Skip to content

Author: Nicole d’Entremont of Plainly Speaking

What is plain language?

Plain language is a way of writing or speaking that’s clear, concise and helpful. It’s the opposite of wordy and confusing communications. Plain language seems effortless, but it takes time and skill to put it into practice.

Four reasons your organization needs plain language

Plain language is a powerful tool for any organization. Whoever your audience is, plain language can help you:

1. Attract attention

Your audience is busy, and there are many organizations competing for their time. You can help your organization stand out by writing content that’s quick and easy to read. Research shows that even people who have large vocabularies and can read quickly prefer concise content [1].

2. Gain trust and understanding

Complicated language is often misinterpreted by readers, who may feel confused, frustrated or misled. Plain language ensures readers understand what you mean, giving your organization an air of credibility and transparency.

3. Drive action

Plain language makes information easier to act on, meaning people are more likely to comply with your rules, recommendations and requests. You can use this advantage to increase customer conversions and improve the user journey.

4. Save time and money

Making information easier to find, understand and use will reduce the number of questions and complaints your organization receives. This frees up valuable resources, allowing your organization to cut costs or focus on more profitable activities. Alberta Agriculture rewrote a large number of its government forms in plain language and saved around $3.5 million per year as a result. The department was able to cut processing times by ten minutes on each of the 1 million applications it receives every year [2].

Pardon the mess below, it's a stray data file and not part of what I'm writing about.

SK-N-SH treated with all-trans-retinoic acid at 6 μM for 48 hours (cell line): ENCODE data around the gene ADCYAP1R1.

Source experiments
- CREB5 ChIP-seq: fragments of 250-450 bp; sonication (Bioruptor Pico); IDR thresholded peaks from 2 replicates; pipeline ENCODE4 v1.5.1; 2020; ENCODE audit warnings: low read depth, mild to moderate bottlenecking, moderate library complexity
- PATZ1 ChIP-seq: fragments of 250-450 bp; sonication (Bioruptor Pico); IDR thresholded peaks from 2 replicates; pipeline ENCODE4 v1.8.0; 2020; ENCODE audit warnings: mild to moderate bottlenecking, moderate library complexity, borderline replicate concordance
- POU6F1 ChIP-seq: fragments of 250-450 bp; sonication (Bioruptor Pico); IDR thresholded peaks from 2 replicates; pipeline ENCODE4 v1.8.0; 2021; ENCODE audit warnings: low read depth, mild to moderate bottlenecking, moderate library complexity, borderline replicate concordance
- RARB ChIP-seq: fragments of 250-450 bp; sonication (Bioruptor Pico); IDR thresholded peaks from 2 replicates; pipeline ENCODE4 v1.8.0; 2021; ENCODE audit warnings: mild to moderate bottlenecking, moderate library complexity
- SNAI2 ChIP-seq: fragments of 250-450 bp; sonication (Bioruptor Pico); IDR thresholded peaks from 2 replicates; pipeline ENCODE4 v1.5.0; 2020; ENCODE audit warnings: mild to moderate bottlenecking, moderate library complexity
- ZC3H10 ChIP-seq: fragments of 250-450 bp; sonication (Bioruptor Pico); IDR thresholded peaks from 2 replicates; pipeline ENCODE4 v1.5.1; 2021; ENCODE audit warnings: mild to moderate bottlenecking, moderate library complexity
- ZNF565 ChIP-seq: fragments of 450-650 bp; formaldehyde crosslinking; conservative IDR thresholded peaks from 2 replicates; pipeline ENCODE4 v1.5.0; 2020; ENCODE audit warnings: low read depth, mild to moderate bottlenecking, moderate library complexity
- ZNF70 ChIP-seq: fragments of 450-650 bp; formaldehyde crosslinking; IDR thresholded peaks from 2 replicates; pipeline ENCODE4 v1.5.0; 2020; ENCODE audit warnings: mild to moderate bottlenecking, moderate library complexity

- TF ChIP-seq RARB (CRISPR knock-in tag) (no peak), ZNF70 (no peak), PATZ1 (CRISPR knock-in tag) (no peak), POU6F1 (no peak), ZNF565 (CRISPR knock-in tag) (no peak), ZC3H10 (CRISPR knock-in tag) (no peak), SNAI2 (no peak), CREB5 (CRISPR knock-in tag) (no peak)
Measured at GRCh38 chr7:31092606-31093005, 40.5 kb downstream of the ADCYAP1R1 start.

Plain language myths you should know about

Too many organizations dismiss plain language because of misconceptions about it. Luckily, there is plenty of evidence to set things straight. We’ve busted three common myths below:

“Plain language means simplifying and watering down content”

Some people think they are being told to oversimplify concepts and sacrifice nuance to write in plain language. The opposite is true – writing in plain language ensures precision and clarity. This is because it leaves no place for ambiguities and faults in logic, which often hide behind big words and dense text. As the saying goes, “If you can’t explain it simply, you don’t understand it well enough.”

“Plain language ‘talks down’ to educated readers”

It’s true that plain language can improve understanding for the 49% of Canadians with low literacy skills [3]. But a key aspect of plain language is tailoring your writing to your target audience. For example, you can use technical terms if your intended reader is likely to understand them.

It’s important to recognize the difference between content that’s designed for a highly educated audience and content that’s unnecessarily wordy. Studies show that even experts – including medical professionals, scientists and engineers – prefer content that’s digestible, concise and scannable [1].